Global mercury assessment is intended as a basis for decision making, with an emphasis on anthropogenic emissions (mercury going into the atmosphere) and releases (mercury going into water and land); that is, those associated with human activities. An estimated 5500 to 8900 tonnes (1 tonne = 1000 kilograms) are emitted and reemitted to the atmosphere from 3 sources:

  • 1.

    Naturally (10%) from geological weathering and geothermal activity

  • 2.

    Anthropogenic (30%), mostly from artisanal and small-scale gold mining and coal burning

  • 3.

    Reemissions (60%) of previously released mercury that has built up over decades and centuries in surface soils and oceans without a determinable original source

A comparison of percentage of sector contributions to total anthropogenic emissions is shown in Table 1 , including cremation attributable to dental amalgams. North American emissions are notable at roughly 3% of total global emissions. Local and regional mercury depositions throughout the world have gradually increased contamination levels in the environment to the point that countermeasures have been enacted in recent decades to reduce anthropogenic mercury emissions. Because of long-range distribution and transport of mercury globally, nations with minimal mercury releases and other areas remote from industrial activity may be adversely affected. For example, increased mercury levels are observed in the Arctic, far from the sources of any significant releases.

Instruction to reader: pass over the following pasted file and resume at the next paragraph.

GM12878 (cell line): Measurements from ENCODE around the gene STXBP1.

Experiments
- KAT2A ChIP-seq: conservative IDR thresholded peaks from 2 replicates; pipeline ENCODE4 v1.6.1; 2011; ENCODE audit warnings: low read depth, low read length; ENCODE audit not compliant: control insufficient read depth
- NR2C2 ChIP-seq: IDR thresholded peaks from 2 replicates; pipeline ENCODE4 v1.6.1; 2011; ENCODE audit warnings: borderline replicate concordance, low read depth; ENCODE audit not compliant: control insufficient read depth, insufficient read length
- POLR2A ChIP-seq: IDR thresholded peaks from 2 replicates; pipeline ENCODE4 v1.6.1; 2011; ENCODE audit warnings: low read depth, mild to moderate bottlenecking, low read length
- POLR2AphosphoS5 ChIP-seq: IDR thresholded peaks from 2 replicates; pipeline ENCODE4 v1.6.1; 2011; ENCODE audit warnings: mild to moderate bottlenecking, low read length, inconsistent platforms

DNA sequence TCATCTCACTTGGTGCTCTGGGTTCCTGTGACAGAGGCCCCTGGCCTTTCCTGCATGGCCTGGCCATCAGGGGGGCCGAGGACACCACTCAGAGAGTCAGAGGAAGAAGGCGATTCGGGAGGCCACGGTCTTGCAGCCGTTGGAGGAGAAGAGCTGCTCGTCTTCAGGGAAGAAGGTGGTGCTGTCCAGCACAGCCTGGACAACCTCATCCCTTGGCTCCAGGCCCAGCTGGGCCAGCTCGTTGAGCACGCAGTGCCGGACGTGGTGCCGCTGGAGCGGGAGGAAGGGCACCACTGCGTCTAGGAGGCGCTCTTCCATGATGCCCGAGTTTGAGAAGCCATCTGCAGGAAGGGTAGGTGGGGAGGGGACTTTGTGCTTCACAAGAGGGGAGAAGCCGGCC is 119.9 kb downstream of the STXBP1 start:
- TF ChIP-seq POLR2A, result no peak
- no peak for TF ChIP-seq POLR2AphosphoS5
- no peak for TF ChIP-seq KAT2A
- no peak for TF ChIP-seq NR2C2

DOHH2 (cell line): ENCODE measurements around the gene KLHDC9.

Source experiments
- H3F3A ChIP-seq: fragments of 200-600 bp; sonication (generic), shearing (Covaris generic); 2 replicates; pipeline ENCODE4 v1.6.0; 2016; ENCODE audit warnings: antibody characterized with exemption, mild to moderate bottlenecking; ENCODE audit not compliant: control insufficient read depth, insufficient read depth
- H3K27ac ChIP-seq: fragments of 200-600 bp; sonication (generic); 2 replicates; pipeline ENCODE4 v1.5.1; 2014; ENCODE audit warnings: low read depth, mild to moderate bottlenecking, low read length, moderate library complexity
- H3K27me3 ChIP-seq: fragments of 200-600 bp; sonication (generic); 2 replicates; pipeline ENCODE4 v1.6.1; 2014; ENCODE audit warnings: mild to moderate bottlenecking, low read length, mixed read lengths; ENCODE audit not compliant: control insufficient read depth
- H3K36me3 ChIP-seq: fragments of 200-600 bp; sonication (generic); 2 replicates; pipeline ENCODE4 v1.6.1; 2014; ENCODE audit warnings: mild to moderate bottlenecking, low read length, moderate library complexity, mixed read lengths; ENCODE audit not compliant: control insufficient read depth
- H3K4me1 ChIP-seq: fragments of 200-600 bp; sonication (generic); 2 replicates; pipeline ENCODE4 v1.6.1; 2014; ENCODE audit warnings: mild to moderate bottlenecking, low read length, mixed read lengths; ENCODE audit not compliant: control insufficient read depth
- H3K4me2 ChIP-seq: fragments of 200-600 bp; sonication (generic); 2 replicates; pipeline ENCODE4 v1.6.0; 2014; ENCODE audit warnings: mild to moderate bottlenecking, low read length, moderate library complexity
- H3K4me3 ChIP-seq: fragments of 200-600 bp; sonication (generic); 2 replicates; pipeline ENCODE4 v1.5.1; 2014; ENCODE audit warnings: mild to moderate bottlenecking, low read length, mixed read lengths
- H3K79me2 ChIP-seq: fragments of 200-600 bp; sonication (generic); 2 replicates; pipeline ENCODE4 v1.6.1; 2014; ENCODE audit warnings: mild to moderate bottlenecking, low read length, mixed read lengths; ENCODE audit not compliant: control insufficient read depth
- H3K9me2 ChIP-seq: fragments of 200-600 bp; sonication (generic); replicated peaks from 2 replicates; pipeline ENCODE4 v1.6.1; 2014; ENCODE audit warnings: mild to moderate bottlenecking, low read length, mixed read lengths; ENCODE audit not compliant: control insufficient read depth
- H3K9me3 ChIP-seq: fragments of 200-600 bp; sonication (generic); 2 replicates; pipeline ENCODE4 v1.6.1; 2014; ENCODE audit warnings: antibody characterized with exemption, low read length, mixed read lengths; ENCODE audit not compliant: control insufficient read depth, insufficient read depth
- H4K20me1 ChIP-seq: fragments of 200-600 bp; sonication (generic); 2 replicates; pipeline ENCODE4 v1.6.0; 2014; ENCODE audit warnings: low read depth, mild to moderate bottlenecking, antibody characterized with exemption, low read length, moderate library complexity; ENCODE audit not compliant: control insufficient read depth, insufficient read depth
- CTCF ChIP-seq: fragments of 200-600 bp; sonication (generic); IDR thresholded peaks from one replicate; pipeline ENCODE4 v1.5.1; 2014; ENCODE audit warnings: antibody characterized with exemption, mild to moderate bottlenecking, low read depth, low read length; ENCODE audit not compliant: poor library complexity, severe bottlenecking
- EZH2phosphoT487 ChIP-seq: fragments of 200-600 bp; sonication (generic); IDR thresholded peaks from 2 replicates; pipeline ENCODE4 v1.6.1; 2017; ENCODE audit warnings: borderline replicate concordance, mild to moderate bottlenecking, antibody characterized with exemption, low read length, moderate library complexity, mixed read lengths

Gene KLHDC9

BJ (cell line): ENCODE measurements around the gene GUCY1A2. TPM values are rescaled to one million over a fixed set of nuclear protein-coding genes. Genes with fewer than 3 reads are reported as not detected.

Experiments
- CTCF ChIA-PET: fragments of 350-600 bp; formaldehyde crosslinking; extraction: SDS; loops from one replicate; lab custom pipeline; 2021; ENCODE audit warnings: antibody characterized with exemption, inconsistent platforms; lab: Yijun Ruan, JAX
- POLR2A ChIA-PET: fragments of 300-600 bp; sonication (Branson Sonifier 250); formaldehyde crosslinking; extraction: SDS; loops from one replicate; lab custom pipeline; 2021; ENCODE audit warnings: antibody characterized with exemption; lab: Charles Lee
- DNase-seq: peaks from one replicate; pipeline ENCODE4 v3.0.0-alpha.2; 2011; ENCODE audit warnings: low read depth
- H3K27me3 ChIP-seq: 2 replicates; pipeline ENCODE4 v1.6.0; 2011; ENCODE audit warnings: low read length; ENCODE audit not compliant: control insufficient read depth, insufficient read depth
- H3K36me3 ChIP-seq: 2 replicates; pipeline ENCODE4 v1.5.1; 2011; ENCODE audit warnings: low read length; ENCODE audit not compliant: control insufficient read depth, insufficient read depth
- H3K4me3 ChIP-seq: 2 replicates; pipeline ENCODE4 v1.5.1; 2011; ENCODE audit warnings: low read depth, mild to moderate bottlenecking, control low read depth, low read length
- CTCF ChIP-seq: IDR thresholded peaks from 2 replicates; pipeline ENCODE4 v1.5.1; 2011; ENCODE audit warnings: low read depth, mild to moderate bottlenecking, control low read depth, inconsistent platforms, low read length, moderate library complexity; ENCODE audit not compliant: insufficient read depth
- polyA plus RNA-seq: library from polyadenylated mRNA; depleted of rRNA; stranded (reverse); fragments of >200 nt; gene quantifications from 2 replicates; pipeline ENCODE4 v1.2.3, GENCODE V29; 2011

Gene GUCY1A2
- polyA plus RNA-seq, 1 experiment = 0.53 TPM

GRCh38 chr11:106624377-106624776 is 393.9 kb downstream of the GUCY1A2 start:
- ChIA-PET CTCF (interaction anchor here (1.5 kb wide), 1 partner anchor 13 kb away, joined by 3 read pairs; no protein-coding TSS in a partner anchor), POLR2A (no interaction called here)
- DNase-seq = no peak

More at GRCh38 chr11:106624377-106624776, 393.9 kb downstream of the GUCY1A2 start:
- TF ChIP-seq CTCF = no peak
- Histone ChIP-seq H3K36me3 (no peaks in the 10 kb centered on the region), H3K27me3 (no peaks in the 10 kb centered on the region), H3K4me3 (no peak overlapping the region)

Table 1
Global emission inventory, 2010, by-product/unintentional (B/U) and intentional (I) assessed sectors by percentage of total anthropogenic emissions
Sector Percentage
(I) Artisanal and small-scale gold mining 37
(B/U) Coal burning 24
(B/U) Primary production of nonferrous metals 10
(B/U) Cement production 9
(B/U) Large-scale gold production 5
(I) Consumer product waste 5
(B/U) Contaminated sites 4
(B/U) Primary production of ferrous metals 2
(I) Chlor-alkali industry 1
(B/U) Oil refining 1
(B/U) Mine production of mercury 1
(B/U) Oil and natural gas burning 1
(I) Cremation (dental amalgam) a <1
Adapted from UNEP. Global mercury assessment 2013: sources, emissions, releases and environmental transport. Geneva (Switzerland): UNEP DTIE Chemicals Branch; 2013. Available at: www.unep.org/PDF/PressReleases/GlobalMercuryAssessment2013.pdf ; with permission.

a Does not include preparation of dental amalgam fillings and disposal of removed fillings containing mercury.

Although natural emissions of mercury into the environment continue, human activities have exceeded natural emissions over the last 200 years and need to be controlled. Mercury can be repeatedly mobilized, deposited, and remobilized between air, water, and soil indefinitely. Although many countries have shown reductions of use and release of mercury, mercury can be transported by wind and ocean currents so it can only be controlled effectively by coordinated global programs.

Furthermore, mercury is very noxious to human health, particularly to fetal and childhood development. Each form has its own toxicologic profile, affecting the nervous, digestive, and immune systems, and specific organs such as lungs, kidneys, skin, and eyes. In adults, exposure to excessive levels of mercury has been linked to reduced fertility, brain and nerve damage, and heart disease. Hence, mercury is a global threat to human and environmental health, with organic mercury generally considered the most toxic, followed by elemental mercury, and then inorganic mercury.

Mercury Use in Dental Amalgam